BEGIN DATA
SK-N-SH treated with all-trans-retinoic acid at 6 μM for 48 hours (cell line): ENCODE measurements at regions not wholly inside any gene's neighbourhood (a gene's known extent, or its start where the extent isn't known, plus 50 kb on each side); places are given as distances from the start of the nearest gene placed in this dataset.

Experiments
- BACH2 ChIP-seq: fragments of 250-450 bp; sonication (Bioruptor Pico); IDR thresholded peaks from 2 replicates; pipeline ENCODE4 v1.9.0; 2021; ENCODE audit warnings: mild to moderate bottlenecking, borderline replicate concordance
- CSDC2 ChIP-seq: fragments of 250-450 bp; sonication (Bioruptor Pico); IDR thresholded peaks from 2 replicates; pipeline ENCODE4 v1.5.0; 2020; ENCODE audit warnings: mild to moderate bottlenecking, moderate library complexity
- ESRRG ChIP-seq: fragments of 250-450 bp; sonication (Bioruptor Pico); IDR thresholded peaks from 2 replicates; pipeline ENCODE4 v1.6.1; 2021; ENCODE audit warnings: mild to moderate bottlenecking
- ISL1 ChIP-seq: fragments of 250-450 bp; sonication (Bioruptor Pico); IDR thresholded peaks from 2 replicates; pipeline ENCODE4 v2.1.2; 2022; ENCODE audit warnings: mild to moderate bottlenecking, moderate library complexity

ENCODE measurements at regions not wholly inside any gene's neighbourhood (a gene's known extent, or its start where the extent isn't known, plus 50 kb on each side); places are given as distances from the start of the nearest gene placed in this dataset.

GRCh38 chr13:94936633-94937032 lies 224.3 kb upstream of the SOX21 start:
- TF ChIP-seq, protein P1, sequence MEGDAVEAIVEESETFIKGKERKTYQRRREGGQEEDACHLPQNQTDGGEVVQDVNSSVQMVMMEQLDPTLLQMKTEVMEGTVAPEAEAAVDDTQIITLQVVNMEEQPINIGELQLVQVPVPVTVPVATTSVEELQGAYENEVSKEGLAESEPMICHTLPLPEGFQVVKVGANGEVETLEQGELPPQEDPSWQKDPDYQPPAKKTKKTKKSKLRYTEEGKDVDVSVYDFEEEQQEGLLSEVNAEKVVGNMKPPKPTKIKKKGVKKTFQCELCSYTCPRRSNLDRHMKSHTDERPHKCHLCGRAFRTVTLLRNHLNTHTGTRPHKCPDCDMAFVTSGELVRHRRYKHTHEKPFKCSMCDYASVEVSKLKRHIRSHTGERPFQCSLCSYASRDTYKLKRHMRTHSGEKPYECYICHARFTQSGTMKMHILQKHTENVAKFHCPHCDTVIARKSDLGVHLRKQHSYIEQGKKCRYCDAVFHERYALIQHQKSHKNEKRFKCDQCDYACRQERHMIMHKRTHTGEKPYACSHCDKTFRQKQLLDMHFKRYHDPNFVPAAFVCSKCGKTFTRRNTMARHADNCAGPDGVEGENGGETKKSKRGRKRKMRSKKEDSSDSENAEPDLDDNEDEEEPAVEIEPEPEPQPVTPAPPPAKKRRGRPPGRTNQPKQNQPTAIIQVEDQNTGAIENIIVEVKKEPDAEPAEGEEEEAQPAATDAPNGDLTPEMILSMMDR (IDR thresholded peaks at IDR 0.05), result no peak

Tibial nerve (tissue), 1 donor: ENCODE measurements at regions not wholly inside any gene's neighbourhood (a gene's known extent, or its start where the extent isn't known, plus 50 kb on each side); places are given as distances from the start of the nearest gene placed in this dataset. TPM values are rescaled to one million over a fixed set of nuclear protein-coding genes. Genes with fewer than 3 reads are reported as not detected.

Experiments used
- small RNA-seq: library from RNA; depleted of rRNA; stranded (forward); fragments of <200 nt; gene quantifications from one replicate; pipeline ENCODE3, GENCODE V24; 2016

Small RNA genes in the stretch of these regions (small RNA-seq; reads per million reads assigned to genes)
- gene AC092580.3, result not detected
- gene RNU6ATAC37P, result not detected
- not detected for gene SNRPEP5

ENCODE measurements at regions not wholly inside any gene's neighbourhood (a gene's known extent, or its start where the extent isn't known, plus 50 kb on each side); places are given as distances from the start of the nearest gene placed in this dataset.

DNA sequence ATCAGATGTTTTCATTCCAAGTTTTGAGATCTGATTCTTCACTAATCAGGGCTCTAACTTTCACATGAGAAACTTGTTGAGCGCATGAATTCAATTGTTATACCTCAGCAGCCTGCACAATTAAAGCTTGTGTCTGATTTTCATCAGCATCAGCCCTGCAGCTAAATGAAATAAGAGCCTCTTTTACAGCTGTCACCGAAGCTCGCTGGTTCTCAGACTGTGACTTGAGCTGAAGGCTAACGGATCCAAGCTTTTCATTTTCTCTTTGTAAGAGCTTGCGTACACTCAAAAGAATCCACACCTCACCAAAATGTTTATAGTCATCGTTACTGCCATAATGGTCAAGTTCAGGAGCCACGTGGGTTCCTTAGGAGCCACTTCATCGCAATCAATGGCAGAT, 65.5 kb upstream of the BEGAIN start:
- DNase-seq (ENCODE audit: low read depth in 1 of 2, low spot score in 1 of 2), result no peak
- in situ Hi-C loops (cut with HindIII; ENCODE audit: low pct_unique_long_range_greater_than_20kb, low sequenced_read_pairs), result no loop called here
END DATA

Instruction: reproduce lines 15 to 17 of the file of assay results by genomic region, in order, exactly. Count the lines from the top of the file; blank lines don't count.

- gene RNU6ATAC37P, result not detected
- not detected for gene SNRPEP5

ENCODE measurements at regions not wholly inside any gene's neighbourhood (a gene's known extent, or its start where the extent isn't known, plus 50 kb on each side); places are given as distances from the start of the nearest gene placed in this dataset.